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Intraspecific root trait variability along environmental gradients affects salt marsh resistance to lateral erosion
De Battisti, D.; Fowler, M.S.; Jenkins, S.R.; Skov, M.W.; Rossi, M.; Bouma, T.J.; Neyland, P.J.; Griffin, J.N. (2019). Intraspecific root trait variability along environmental gradients affects salt marsh resistance to lateral erosion. Front. Ecol. Evol. 7: 11. https://dx.doi.org/10.3389/fevo.2019.00150
In: Frontiers in Ecology and Evolution. Frontiers Media: Lausanne. ISSN 2296-701X; e-ISSN 2296-701X, meer
Peer reviewed article  

Beschikbaar in  Auteurs 

Author keywords
    resilience; sediment stability; response-effect framework; functional root traits; environmental gradients; root density

Auteurs  Top 
  • De Battisti, D.
  • Fowler, M.S.
  • Jenkins, S.R., meer
  • Skov, M.W.
  • Rossi, M.
  • Bouma, T.J., meer
  • Neyland, P.J.
  • Griffin, J.N.

Abstract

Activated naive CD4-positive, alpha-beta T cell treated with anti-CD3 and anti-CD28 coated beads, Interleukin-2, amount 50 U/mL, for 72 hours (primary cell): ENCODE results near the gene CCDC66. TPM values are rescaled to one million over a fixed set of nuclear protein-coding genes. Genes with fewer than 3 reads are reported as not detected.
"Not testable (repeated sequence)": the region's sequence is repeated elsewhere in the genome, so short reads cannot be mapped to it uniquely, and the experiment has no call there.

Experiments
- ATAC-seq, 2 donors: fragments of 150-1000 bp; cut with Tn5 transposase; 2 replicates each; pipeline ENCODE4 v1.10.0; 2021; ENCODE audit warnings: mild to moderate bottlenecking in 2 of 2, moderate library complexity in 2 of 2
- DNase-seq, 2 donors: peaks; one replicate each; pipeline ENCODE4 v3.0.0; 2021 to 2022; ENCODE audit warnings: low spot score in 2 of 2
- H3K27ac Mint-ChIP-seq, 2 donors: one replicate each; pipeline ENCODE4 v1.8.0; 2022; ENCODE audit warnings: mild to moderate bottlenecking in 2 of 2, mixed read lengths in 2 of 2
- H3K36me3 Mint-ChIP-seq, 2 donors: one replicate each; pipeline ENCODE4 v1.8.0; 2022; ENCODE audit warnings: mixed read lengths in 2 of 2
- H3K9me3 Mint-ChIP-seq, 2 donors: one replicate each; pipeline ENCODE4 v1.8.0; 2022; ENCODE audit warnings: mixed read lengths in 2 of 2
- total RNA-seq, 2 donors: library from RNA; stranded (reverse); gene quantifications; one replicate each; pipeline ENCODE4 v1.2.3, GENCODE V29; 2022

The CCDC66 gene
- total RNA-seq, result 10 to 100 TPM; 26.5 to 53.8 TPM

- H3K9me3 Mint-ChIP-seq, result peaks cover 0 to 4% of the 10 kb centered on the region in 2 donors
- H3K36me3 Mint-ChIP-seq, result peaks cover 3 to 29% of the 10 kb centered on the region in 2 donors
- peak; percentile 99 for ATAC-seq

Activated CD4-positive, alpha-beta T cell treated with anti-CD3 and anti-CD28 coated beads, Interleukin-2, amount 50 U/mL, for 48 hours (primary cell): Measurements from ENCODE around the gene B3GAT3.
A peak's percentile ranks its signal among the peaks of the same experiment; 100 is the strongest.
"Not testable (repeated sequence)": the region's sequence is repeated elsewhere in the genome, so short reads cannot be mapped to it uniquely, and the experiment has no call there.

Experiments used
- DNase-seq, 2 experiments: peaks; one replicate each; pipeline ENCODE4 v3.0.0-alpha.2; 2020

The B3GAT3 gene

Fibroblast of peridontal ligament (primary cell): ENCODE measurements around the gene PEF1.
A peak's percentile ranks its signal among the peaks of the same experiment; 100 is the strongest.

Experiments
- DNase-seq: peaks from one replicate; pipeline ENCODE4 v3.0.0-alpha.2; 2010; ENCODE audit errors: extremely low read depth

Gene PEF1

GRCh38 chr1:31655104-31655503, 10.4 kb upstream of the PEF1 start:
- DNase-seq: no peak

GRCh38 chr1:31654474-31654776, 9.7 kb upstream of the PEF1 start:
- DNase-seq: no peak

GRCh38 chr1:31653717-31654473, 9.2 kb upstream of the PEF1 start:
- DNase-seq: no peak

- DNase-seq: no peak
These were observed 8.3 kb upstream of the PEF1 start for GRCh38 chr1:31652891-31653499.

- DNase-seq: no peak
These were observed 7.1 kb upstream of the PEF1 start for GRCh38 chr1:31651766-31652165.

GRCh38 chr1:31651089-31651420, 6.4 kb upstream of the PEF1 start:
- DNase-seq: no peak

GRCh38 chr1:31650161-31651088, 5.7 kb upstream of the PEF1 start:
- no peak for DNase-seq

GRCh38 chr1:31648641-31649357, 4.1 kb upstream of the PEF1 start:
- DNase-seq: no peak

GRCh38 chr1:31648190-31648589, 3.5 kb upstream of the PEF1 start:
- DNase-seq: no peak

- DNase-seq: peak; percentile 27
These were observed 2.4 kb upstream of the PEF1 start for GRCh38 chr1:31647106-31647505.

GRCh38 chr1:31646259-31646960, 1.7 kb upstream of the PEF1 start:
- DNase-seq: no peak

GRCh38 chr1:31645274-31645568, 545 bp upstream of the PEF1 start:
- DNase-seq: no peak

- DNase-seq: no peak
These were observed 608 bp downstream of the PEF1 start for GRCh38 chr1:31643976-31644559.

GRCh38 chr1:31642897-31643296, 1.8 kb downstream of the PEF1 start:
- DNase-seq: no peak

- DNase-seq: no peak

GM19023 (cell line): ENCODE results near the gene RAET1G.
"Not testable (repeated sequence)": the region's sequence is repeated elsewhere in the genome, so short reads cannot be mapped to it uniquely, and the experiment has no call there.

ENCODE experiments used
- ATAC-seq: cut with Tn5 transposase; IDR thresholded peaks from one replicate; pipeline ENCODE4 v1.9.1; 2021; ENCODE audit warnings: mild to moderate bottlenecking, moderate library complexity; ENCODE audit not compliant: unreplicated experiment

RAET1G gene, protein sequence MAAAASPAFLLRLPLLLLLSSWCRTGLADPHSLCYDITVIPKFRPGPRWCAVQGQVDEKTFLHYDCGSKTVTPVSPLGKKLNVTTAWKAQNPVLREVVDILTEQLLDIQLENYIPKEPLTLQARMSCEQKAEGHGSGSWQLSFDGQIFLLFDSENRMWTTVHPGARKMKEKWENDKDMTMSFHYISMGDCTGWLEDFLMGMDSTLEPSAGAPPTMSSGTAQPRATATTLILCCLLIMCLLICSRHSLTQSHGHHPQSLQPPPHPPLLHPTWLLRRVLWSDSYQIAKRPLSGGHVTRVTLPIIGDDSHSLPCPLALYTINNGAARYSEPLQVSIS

Recent studies in salt marshes have demonstrated the role of plant roots in sedimentstabilisation, and hence the importance of marshes in providing coastal protection.However, the relative role of root traits and environmental factors in controlling sedimentstability, and how intraspecific variability of root traits vary within and among marshes,remain poorly understood. In this study, we investigated which root trait(s) drive sedimentstability (resistance to lateral erosion) in two marsh species with an important role incoastal protection (Spartina anglica and Atriplex portulacoides) and how the environmentaffects the expression of these traits. We sampled three marshes along salinity gradientsin each of two estuaries in Wales (UK), establishing replicate plots in the respectivedominant zones of each species. In all plots we sampled abiotic variables (sand, redoxpotential, pH, salinity) and root traits (root density, specific root density, root volume, rootlength density); in a subset of these plots (three per species in each marsh) we extractedsoil-plant cores and assessed their erosion resistance in a flume. Sediment stability wasenhanced by increases in root density and reductions in sand content. Abiotic variablesaffected root density in different ways depending on species: in S. anglica, redox was theonly significant factor, with a positive, linear effect on root density; in A. portulacoides,redox had a non-linear (U-shaped) effect on root density, while sand had a negativeeffect. Collectively, these results show that (i) intraspecific variability in root density caninfluence sediment stability in salt marshes, and (ii) sediment properties not only influencesediment stability directly, but also indirectly via root density. These results shed lighton spatial variability in the stability of salt marshes to lateral erosion and suggest thatroot density should be incorporated into coastal vegetation monitoring programs as aneasy-to-measure root trait that links the environment to sediment stability and hence tothe function and services provided by marshes.

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